If you are considerate about the nearby future, read this article.
If you need a little push, click here.
One of my favorite points that Sinn makes in his interview:
Greece's creditors aren't entitled to have the debt repaid by the international community. Everyone has to earn the standard of living themselves, and those who chose to make money from risk must bear that risk.
If I understand interest-bearing loans correctly, don't interest rates encode the risk of default? The idea that a creditor may lend money with trailing interest rates and recollect irregardless of the debtor's ability to pay is irritable. That is the entire notion of risk! Likewise, interest represents the opportunity cost of not investing elsewhere. Why is there an obligation to pay debts that cannot be managed? An entire country turning to austerity mirrors a system of debt bondage, just on a much larger scale. While, yes, the ability to pardon debt too easily could limit growth by turning away investors, a balanced between the creditors and the debtors. I should not be able to go to input debtor into a thesaurus website and see it paired with "delinquent."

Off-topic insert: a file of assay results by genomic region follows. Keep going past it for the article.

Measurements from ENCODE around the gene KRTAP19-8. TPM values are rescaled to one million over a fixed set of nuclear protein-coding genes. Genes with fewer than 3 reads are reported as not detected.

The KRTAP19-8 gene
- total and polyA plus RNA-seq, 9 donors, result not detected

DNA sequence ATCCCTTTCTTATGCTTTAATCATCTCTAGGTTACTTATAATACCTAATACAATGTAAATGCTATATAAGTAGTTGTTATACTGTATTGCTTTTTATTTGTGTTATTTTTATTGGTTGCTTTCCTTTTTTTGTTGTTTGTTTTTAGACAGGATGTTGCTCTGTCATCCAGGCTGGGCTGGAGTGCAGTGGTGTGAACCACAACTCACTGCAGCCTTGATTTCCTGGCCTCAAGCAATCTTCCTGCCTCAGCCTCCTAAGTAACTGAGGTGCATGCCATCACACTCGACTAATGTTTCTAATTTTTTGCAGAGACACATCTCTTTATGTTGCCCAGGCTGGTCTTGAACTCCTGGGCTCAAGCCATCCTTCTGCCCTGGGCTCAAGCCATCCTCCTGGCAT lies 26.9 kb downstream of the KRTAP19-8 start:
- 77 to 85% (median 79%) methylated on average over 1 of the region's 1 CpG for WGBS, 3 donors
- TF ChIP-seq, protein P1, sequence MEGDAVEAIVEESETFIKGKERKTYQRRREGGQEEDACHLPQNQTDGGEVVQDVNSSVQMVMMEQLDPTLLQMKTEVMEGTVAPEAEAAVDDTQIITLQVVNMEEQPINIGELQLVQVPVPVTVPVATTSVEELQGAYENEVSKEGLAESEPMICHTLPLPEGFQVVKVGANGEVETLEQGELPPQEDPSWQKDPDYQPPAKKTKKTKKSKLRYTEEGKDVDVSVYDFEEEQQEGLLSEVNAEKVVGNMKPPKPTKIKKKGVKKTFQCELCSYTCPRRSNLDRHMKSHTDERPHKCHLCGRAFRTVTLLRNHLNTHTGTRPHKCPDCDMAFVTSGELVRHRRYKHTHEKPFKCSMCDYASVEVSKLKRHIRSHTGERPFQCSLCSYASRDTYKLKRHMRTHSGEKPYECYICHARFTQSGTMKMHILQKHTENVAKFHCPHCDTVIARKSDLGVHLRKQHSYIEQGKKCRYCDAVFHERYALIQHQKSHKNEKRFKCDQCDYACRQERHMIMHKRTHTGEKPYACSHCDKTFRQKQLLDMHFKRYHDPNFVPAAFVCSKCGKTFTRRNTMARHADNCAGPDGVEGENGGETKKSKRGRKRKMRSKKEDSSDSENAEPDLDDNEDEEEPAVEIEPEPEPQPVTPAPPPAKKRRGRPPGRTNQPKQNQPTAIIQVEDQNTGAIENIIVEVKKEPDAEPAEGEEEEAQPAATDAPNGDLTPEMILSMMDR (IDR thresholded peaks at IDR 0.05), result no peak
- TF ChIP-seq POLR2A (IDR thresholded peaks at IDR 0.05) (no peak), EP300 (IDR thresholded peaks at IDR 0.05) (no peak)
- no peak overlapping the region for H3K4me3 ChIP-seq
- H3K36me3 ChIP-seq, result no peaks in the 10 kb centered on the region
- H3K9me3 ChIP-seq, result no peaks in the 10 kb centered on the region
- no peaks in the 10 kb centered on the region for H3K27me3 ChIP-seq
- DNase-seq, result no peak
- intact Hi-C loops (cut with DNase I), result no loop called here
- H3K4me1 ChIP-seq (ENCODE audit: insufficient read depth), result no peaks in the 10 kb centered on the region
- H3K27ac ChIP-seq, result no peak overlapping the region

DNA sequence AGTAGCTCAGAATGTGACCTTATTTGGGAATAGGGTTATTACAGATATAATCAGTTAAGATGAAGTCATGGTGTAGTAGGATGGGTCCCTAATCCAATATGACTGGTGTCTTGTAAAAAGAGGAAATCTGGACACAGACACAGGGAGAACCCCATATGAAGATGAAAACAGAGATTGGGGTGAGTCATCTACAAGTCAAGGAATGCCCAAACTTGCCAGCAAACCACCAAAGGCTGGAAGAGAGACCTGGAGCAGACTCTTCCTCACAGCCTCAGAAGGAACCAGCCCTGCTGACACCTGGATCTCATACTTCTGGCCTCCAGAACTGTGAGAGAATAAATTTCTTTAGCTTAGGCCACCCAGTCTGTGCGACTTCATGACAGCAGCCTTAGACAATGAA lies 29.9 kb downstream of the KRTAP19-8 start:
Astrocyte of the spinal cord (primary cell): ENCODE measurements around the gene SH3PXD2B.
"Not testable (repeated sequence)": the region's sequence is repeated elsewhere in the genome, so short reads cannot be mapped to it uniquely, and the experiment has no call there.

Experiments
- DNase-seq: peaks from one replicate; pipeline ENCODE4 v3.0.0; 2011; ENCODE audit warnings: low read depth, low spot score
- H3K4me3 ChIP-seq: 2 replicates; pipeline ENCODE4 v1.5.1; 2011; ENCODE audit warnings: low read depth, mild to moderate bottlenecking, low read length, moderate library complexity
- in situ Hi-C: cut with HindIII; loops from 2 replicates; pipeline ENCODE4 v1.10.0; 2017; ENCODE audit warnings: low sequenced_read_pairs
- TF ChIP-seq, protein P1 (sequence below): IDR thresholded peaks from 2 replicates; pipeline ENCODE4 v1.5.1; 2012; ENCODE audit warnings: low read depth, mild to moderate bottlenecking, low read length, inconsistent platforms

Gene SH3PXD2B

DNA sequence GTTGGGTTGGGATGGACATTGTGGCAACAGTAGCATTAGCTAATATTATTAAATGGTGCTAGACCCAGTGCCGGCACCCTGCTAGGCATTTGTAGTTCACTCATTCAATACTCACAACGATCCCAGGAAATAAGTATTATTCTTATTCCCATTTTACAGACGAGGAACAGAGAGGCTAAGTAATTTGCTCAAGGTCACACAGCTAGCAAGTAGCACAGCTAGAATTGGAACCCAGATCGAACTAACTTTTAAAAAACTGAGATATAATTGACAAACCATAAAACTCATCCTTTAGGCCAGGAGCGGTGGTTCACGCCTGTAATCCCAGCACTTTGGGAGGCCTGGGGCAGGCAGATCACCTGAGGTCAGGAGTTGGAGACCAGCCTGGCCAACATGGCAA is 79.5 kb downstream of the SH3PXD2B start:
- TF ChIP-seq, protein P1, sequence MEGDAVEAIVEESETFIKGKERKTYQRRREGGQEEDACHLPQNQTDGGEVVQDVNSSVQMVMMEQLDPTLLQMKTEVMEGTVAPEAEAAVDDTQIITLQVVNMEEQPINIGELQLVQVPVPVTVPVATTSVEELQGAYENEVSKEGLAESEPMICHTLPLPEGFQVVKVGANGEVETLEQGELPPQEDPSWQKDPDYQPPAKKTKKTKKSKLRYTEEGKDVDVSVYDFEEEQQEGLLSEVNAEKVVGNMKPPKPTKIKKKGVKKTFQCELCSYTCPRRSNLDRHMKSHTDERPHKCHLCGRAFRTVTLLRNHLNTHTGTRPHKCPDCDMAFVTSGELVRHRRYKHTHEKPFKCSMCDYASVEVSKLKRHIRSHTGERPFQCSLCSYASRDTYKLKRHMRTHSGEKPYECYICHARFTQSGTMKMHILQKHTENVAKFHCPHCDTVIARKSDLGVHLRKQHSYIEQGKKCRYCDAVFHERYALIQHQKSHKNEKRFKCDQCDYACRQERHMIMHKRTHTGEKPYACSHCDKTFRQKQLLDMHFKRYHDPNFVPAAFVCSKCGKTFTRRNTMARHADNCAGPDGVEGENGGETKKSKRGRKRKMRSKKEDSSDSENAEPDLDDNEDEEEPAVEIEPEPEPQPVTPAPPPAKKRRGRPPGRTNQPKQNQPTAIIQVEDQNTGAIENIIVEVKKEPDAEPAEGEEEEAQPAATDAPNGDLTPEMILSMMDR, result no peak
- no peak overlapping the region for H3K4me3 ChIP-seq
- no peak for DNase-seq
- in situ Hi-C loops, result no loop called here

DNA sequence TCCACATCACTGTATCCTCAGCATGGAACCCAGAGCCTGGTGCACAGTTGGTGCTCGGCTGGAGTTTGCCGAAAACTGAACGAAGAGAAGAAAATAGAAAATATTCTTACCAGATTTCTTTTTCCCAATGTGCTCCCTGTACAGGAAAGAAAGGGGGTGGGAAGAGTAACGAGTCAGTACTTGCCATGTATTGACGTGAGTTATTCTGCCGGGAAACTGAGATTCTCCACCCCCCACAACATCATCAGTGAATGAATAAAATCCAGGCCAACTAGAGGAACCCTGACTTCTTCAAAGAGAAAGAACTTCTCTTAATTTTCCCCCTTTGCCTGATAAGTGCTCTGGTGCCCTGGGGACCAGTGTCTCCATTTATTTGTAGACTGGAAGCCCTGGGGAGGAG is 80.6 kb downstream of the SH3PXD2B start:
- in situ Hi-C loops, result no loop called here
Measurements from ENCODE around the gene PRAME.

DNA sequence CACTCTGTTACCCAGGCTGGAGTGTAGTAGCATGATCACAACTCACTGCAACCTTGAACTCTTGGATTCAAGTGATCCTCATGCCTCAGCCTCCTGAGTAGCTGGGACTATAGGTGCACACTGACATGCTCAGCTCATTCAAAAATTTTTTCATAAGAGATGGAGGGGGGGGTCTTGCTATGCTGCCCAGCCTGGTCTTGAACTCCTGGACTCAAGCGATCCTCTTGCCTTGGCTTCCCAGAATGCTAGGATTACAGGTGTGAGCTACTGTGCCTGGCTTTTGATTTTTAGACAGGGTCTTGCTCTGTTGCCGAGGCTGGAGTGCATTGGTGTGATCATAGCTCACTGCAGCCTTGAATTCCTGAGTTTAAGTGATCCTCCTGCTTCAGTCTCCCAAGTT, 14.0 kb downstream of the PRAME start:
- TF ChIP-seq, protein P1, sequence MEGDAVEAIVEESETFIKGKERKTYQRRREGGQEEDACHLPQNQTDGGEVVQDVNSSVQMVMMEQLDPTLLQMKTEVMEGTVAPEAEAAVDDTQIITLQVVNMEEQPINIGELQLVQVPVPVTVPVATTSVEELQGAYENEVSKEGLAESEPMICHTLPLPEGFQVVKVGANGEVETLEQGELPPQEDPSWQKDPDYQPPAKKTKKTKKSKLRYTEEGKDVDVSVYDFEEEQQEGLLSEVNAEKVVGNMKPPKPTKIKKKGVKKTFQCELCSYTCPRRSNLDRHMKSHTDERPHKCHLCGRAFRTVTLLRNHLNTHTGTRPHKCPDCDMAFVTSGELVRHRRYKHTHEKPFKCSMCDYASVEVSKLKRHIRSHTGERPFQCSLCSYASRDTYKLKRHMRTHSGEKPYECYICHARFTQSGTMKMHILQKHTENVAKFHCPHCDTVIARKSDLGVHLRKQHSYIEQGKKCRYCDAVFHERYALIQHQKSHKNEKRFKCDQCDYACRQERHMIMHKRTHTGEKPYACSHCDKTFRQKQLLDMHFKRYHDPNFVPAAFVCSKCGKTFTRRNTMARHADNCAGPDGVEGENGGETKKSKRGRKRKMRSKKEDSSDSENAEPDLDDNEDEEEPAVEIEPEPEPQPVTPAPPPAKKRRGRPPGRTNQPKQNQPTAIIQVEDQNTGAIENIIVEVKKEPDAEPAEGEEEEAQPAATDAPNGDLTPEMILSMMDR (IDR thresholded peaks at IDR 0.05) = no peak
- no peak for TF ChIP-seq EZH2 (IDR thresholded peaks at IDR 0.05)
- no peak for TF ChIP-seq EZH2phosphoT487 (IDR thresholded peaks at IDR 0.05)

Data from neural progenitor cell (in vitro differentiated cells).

Further, what are the negatives to this? What is to become of home mortgages that are held by the Euro? And what of the middle class? They will likely be affected most by the currency shift, and their savings may be exhausted, but what of the austerity period Sinn is predicting? There is also a decent chance that a proportion of the middle class will simply emigrate in search of better opportunities. What shall serve as the backbone of economic revitalization without the pivotal middle class?